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Swimming with turtles in Australia

The Importance of Sea Turtles to Our Environment

The world's oceans have seven different species of sea turtles, six of which can be found in Australian waters. Not only are the sea turtles amazing to watch, but the oceans need these turtles to stay healthy. 

Pollution and over-harvesting of turtle eggs threaten the sea turtles' existence. Coral reefs are diminishing, and seagrass beds and beaches used for nesting are being developed, leaving little room for the sea turtles. 

Turtles are listed as endangered or vulnerable species and are protected under the Environment Protection and Biodiversity Conservation Act. The Australian government has a Recovery Plan to support sea turtles. But there is more to be done. 

Why are the turtles so important?

Keystone Species. Sea turtles do more than just swim in our oceans. As a keystone species, they influence the behaviours of other animals in the oceans. 

Eat Sponges. Some species of sea turtles eat sponges that grow on the coral reefs. Without turtles eating the sponges, they would grow to overwhelming numbers and suffocate the already delicate coral.

Keep Jellyfish Populations in Check. One of the sea turtles favourite snacks happens to be jellyfish. The leatherback species makes it a specialty. Without the leatherback's help, jellyfish would devour all of the ocean's larval fish.

Help with Beach Erosion. Sea turtles come on land to nest and lay eggs. When the eggs hatch, shells are left behind, providing nutrients for vegetation. In turn, the vegetation prevents coastal erosion of the beach.

These are just a few reasons the sea turtles are so crucial to our planet. They are revered by indigenous populations worldwide, they help other animals, and they eat seagrass. But to save the turtles, everyone must pitch in.

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Photo by National Marine Sanctuaries

How can you help?

Reduce RubbishSea turtles often get tangled up in debris. At times they've eaten it. Fishing hooks have been found in the stomachs of sea turtles, tearing up their insides. Pick up your trash. Make sure it gets to a proper landfill.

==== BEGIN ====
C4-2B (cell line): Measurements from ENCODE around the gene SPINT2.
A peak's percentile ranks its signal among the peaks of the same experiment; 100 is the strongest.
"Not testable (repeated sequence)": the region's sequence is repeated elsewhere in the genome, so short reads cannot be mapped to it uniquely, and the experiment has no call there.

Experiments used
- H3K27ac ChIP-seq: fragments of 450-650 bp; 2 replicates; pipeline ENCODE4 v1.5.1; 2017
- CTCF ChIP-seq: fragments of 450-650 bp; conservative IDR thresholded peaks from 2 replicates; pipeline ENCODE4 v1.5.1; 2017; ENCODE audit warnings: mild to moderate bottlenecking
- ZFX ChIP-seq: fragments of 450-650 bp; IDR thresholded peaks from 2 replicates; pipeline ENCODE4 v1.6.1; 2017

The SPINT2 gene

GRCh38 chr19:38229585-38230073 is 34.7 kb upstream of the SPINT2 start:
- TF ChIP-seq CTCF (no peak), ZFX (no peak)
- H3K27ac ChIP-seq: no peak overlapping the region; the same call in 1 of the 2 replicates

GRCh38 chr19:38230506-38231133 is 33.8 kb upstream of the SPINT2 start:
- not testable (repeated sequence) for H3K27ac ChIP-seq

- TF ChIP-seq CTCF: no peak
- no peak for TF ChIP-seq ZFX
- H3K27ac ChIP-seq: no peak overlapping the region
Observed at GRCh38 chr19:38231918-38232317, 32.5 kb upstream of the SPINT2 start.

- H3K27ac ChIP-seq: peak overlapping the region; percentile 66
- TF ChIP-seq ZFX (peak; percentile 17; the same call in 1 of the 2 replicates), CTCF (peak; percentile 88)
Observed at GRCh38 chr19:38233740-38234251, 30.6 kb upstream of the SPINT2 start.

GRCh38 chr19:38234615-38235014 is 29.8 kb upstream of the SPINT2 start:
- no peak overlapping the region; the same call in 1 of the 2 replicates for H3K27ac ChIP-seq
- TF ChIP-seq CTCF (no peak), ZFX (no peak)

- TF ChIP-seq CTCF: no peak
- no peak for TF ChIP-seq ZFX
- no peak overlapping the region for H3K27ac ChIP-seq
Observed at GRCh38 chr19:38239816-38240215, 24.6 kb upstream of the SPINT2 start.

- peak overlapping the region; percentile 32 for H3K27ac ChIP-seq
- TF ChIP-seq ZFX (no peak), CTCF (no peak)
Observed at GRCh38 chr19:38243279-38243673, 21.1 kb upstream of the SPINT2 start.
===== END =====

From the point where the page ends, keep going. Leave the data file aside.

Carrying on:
Reduce Plastics. Plastics quickly find their way to the oceans. Use a reusable water bottle. Make sure any plastic shopping bags you have end up in the recycle bin or use renewable bags. 

Don't Disturb Nesting Areas. When you leave the beach for the day, take your chairs, umbrellas, and other beach equipment with you. Knockdown your sandcastles and fill in holes left on the beach. This gives turtles and hatchlings safe passage to the ocean, without scaring them away. 

Smart Fishing. Recycle your fishing line and never abandon your fishing gear. Don't throw away your bait, as the sea turtles will start to associate the area as a feeding area and could get tangled in your lines. Likewise, don't feed the turtles. 

Purchase Sustainable Australian Swimwear. Companies are now making sustainable swimwear from recycled plastic bottles and fishing nets. Buy your next swimming suit from Charlie Mae Swimwear and know we use sustainable fabrics. 

These simple actions go a long way in helping sea turtles thrive. These charismatic animals are a source of inspiration for many. People love watching and swimming with these animals. 

Photo by @ItalyAna

Swimming with the turtles.

And with all the wonderful experiences the world offers, there is nothing quite like swimming with a sea turtle for the first time. Grab your swimsuit and head to one of these places. 

  • Great Barrier Reef. From November to March, you can see the turtles and their hatchlings, making the journey ashore and back into the water to scurry away. 
  • Mon Repos. Sea turtles of all species enjoy the waters near Mon Repos. During the summer months, tours are even available so you can see the turtles. 
  • Ningaloo Reef. See loggerheads, hawksbill and flatback turtles in the waters by the reef during the months of December through March. 
  • Cook Island Marine Reserve. Turtles can be spotted year-round in this sanctuary. Green turtles and loggerhead turtles will be found nesting here from January to May.
  • Broome and Eco Beach. Hotspots for turtle activity, the beaches of Broome have turtles nesting from October to February. 

These amazing sea animals are vital to our oceans and our planet. Take a minute to help when you can, and be conscientious of the decisions you make. You can make a difference. 

xx

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